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Everyone loves pickles. So lets pickle green beans! Pickles don't necessarily mean cucumber pickles though, so using beans is a great alternative. Whenever I pull these guys out at parties, they are always a hit!

Canning is a great cheap way of making the most of the summer harvest. You don't have to grow your own food either to enjoy the savings. Living in Chicago, I don't have any space for a garden. I just wait until the veggies are cheap at the store or farmers market, and buy low to put that stuff away for the winter.

Please note: Canning is fun and easy, but you do need to be careful to sterilize all your jars properly. For high acid foods like pickles or fruit preserves, boiling them for a short period of time is an easy way to kill any bacteria. Have fun, but be careful and be safe, so you don't poison everyone.

-ForkableBlog.com

Step 1: Gather Your Beans

If you are lucky enough to have a garden, go out and pick your beans. If you have beans left from your last harvest, this recipe is great for the hard woody beans left on the vine too long.

As I said, I don't have a garden, so I keep an eye out at the store for good sales. I found some cheap beans at our local market, so it was time for the annual Dilly Green Beans! My recipe calls for about 4 lbs , which cost me approximately $2.50.
Lets go get some BEANS
www.canology.com has a post about canning vegetables as well. but i think it's now on www.allamericancookers.com.
so whats the shelf life on them? better than canned?
You say let them sit for a couple of months. What's the earliest you can eat them?
I'm just guessing, but should that be 1/4 [b]tsp[/b] red pepper flakes?
An easy alternative to a canning rack is to lash 5-6 jar rings together with bagties in a sort of "snowflake" shape. The rings are durable and then you can do a full batch at once.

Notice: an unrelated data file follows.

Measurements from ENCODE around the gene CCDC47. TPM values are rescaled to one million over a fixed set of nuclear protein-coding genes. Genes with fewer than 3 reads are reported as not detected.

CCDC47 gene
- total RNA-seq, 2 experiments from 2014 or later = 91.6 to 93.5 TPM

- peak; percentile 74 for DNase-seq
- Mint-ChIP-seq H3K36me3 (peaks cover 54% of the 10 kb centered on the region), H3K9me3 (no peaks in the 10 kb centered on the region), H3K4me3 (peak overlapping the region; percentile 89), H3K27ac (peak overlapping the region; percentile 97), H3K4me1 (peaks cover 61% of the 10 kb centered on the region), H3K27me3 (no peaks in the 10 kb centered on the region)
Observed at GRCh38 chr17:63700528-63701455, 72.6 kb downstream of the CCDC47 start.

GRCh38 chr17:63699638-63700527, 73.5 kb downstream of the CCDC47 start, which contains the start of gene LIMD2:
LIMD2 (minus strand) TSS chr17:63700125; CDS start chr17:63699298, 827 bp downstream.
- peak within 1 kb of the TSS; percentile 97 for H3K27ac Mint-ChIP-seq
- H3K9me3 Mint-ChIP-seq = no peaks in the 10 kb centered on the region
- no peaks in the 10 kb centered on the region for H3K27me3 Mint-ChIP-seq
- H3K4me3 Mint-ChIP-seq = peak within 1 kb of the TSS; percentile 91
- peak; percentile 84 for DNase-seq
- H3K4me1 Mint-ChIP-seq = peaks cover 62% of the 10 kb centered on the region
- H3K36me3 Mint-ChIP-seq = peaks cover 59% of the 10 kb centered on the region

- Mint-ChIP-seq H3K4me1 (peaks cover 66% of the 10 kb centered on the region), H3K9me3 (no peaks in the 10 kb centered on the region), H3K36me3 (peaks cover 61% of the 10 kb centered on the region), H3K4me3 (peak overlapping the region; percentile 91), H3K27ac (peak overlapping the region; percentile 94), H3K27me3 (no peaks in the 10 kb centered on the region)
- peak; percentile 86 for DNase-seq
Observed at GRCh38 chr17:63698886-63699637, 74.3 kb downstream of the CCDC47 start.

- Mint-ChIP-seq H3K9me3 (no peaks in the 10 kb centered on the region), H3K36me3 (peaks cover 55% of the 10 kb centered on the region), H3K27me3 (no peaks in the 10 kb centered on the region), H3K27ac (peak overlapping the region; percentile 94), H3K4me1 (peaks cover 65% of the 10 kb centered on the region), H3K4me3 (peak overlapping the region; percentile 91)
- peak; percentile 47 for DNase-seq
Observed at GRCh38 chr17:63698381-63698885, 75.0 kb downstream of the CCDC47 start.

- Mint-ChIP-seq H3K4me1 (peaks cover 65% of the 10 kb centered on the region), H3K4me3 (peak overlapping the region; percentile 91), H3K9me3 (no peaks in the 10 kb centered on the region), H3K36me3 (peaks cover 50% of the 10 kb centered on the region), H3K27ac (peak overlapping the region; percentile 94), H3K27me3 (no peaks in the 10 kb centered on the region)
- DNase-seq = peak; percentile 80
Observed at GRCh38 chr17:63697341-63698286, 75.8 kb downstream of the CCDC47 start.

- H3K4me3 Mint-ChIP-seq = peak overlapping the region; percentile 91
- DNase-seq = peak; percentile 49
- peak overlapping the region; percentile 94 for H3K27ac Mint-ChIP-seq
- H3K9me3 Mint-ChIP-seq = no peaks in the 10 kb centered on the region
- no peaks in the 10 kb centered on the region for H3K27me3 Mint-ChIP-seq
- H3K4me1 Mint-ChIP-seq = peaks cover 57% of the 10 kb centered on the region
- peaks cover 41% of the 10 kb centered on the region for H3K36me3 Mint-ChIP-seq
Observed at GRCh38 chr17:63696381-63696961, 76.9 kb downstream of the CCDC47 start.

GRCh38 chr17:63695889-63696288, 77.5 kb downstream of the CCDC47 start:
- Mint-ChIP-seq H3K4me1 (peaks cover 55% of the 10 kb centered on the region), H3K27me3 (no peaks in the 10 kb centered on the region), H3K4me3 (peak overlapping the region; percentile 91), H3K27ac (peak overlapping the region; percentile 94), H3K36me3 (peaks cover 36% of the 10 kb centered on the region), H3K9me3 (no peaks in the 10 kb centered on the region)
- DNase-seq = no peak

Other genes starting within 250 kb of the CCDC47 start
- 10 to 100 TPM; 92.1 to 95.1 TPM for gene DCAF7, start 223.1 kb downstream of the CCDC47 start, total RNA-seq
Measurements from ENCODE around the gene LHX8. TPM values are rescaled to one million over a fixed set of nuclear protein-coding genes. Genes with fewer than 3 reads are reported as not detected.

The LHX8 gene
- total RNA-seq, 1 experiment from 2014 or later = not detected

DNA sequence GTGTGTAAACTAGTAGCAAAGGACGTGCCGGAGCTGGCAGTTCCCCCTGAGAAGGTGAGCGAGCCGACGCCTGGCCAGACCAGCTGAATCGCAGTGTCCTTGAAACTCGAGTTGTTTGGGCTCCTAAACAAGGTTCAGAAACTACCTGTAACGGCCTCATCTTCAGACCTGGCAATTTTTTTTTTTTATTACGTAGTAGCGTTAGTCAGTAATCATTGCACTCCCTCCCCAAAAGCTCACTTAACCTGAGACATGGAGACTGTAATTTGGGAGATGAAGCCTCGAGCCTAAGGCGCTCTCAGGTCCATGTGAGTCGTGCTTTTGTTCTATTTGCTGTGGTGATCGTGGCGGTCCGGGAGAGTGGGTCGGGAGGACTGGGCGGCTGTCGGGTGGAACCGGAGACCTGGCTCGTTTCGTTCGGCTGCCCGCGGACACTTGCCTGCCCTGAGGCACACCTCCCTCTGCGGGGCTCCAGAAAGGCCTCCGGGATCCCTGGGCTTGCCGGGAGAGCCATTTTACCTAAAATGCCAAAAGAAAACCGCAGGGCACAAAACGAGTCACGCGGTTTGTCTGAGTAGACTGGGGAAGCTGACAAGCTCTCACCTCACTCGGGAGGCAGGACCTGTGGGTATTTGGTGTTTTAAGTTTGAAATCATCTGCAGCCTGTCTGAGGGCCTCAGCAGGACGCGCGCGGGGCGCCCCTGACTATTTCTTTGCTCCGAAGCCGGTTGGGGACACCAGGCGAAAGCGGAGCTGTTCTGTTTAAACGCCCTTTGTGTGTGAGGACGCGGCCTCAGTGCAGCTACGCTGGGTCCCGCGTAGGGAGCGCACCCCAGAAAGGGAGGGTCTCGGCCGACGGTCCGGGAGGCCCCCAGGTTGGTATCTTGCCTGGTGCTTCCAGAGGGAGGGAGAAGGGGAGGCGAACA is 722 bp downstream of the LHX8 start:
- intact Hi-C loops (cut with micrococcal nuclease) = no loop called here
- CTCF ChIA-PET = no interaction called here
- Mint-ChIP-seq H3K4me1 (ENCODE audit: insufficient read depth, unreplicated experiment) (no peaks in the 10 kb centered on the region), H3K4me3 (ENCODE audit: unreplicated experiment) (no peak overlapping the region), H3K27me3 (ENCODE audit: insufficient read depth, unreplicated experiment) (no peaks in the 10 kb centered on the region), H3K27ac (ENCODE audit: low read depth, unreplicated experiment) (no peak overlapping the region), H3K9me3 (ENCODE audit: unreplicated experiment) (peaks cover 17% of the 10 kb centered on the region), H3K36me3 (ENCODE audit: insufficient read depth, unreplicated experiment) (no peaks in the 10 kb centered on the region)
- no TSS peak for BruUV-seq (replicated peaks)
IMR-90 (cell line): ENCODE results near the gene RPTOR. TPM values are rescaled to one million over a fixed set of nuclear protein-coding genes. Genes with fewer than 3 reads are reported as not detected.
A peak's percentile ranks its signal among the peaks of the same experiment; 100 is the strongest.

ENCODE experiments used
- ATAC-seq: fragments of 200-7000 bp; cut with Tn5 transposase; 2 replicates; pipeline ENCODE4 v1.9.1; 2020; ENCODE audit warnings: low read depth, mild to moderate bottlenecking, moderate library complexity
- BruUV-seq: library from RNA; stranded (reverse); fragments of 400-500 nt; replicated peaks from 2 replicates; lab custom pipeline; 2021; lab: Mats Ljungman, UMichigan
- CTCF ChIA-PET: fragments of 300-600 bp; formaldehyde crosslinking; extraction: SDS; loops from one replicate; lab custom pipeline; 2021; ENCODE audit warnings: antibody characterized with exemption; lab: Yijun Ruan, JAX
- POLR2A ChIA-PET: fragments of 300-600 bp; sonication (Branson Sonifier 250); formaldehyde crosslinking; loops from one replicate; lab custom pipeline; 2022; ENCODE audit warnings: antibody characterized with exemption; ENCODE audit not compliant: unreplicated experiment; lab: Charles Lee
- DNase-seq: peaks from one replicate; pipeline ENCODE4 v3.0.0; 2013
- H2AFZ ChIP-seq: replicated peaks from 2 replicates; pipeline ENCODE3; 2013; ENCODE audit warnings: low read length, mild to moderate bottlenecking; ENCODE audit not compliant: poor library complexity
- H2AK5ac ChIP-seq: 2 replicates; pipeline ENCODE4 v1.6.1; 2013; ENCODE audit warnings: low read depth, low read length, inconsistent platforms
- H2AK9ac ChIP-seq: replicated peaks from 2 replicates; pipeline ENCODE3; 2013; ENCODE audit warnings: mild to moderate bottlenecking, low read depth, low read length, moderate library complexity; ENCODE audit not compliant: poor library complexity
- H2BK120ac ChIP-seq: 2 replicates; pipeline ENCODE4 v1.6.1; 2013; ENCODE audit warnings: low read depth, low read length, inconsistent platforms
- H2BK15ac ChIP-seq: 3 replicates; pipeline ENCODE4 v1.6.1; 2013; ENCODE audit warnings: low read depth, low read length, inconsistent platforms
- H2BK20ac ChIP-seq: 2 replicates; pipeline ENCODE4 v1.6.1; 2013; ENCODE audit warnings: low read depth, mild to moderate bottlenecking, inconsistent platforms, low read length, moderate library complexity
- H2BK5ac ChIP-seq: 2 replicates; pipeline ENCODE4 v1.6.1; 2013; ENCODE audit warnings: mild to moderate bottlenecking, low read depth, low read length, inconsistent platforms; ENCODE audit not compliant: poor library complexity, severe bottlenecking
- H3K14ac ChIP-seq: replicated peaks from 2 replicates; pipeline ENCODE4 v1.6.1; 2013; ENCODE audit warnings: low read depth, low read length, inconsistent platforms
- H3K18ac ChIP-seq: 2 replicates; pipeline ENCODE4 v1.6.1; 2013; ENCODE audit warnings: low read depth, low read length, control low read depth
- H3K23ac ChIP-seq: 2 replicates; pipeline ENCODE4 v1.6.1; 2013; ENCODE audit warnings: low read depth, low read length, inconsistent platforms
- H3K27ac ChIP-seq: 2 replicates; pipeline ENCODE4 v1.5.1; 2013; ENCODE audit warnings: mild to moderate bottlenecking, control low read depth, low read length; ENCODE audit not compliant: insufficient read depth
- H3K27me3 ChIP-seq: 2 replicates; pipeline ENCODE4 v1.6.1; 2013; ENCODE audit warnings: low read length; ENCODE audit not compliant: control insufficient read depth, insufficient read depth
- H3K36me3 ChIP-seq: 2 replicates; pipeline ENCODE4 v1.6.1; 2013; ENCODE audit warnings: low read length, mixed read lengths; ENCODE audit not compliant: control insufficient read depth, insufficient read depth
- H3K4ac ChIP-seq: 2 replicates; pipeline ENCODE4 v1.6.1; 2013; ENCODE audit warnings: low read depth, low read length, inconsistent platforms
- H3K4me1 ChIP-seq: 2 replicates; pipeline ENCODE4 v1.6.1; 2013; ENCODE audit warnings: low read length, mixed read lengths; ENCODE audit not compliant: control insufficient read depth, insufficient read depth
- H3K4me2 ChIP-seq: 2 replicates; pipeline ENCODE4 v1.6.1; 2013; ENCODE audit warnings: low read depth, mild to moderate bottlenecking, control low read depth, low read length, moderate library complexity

&nbsp;I love using dill beans in martinis, too! Here's a recipe I created using some dill beans I bought from <a href="http://perpetualpickles.etsy.com" rel="nofollow">Our Lady of Perpetual Pickles</a>.<br /> <br /> Dill-Beany Martini<br /> 3 oz. vodka<br /> 1/4 oz. dry vermouth<br /> 1/4 oz. dill bean pickle juice<br /> Shake ingredients with ice in a cocktail shaker. Strain into a chilled martini glass and garnish with one garlic dill bean<br /> <br /> I can't wait to try your recipe and make my own beans!<br />
These really look good and reminded me that a friend of mine used to garnish his martini's with a Dill Pickled Green Bean instead of an olive. I hven't thought about that in a while... Thanks
Nice! That sounds like a great idea. We also use dilly greens to garnish our bloody mary's. Its awesome!
wonderful recipe
This is great thank you so much!!! My grandma used to make these for me and they have always been my favorite. She had died and well im out of beans and have not been able to find the recipe so thank you.
glad to help you get the beans again! Thanks for your awesome comment
What size jars do you use?
I used mostly pint jars but I used one quart jar for the last group of beans which was slightly too much for a pint. When using quart jars, just double the amount of seasonings. You can really use any size jar you want. I wouldn't go smaller then a pint jar for beans, though you could break all the beans in half or thirds to fit inside the smaller 1/2 pint (cup) jars.
This is great. I didn't grow any beans this year but I did do some okra. I just canned 2 jars of okra yesterday for the first time ever. I put all of my garlic and onions in the brine to boil. I didn't think of putting the seasoning directly in the jar. Great instructable.
Thanks. I have never canned okra before but it sounds great!
We will see if mine is good. Its the first time I've ever canned anything. I love pickled okra from the store but its kinda pricey.
did you ever have any problems with jars exploding because you didn't sterilize them enough.
No, I never have had my canned goods explode. I was however just about to edit this instructable and add info about canning times in higher altitudes. You have to process your canned goods longer at higher elevations. 5 minutes longer for every 2000-3000 ft above sea level. I'll get more specific info posted in the next week or so. Also this canning info can only be used for high acid foods- foods pickled or with fruits with an acidic content. You cannot use this canning practice for canning such things as meats, poultry, seafood, or vegetables with low acid content.

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Bio: [http://forkableblog.com/ Read my Forkable food blog] I am a busy gal, with working and socializing, but cooking delicious home made food is a ... More »
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